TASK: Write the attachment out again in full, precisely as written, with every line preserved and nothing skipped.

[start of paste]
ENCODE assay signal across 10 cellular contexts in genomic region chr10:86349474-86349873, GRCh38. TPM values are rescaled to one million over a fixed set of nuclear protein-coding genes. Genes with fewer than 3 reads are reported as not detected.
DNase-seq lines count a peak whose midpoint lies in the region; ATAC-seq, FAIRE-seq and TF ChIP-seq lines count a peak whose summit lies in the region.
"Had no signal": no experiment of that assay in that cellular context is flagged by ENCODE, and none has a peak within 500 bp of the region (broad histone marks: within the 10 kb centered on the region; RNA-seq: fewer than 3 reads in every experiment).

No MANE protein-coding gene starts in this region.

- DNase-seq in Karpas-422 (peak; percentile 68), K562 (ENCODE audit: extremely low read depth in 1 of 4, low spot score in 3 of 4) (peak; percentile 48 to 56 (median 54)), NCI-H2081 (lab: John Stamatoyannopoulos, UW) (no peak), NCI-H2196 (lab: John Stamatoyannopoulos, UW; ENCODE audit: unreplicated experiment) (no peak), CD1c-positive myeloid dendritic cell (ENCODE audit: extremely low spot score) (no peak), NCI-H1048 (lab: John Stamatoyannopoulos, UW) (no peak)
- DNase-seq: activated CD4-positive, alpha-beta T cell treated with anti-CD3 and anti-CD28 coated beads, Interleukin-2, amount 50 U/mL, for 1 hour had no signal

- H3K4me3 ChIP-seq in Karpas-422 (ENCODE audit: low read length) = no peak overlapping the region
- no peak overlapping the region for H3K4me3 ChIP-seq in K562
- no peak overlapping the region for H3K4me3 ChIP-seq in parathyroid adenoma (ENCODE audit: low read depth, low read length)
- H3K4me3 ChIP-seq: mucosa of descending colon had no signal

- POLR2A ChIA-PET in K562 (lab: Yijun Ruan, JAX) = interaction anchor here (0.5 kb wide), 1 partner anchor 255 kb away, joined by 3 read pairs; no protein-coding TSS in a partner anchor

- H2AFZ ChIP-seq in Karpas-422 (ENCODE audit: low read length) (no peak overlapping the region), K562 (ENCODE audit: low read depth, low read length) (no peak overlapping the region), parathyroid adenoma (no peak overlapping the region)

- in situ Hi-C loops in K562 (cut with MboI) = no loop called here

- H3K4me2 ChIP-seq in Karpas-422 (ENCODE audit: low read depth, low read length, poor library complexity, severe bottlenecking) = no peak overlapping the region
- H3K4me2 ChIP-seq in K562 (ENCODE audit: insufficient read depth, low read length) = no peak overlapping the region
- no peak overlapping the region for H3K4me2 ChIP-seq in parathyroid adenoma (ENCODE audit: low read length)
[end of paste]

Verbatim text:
ENCODE assay signal across 10 cellular contexts in genomic region chr10:86349474-86349873, GRCh38. TPM values are rescaled to one million over a fixed set of nuclear protein-coding genes. Genes with fewer than 3 reads are reported as not detected.
DNase-seq lines count a peak whose midpoint lies in the region; ATAC-seq, FAIRE-seq and TF ChIP-seq lines count a peak whose summit lies in the region.
"Had no signal": no experiment of that assay in that cellular context is flagged by ENCODE, and none has a peak within 500 bp of the region (broad histone marks: within the 10 kb centered on the region; RNA-seq: fewer than 3 reads in every experiment).

No MANE protein-coding gene starts in this region.

- DNase-seq in Karpas-422 (peak; percentile 68), K562 (ENCODE audit: extremely low read depth in 1 of 4, low spot score in 3 of 4) (peak; percentile 48 to 56 (median 54)), NCI-H2081 (lab: John Stamatoyannopoulos, UW) (no peak), NCI-H2196 (lab: John Stamatoyannopoulos, UW; ENCODE audit: unreplicated experiment) (no peak), CD1c-positive myeloid dendritic cell (ENCODE audit: extremely low spot score) (no peak), NCI-H1048 (lab: John Stamatoyannopoulos, UW) (no peak)
- DNase-seq: activated CD4-positive, alpha-beta T cell treated with anti-CD3 and anti-CD28 coated beads, Interleukin-2, amount 50 U/mL, for 1 hour had no signal

- H3K4me3 ChIP-seq in Karpas-422 (ENCODE audit: low read length) = no peak overlapping the region
- no peak overlapping the region for H3K4me3 ChIP-seq in K562
- no peak overlapping the region for H3K4me3 ChIP-seq in parathyroid adenoma (ENCODE audit: low read depth, low read length)
- H3K4me3 ChIP-seq: mucosa of descending colon had no signal

- POLR2A ChIA-PET in K562 (lab: Yijun Ruan, JAX) = interaction anchor here (0.5 kb wide), 1 partner anchor 255 kb away, joined by 3 read pairs; no protein-coding TSS in a partner anchor

- H2AFZ ChIP-seq in Karpas-422 (ENCODE audit: low read length) (no peak overlapping the region), K562 (ENCODE audit: low read depth, low read length) (no peak overlapping the region), parathyroid adenoma (no peak overlapping the region)

- in situ Hi-C loops in K562 (cut with MboI) = no loop called here

- H3K4me2 ChIP-seq in Karpas-422 (ENCODE audit: low read depth, low read length, poor library complexity, severe bottlenecking) = no peak overlapping the region
- H3K4me2 ChIP-seq in K562 (ENCODE audit: insufficient read depth, low read length) = no peak overlapping the region
- no peak overlapping the region for H3K4me2 ChIP-seq in parathyroid adenoma (ENCODE audit: low read length)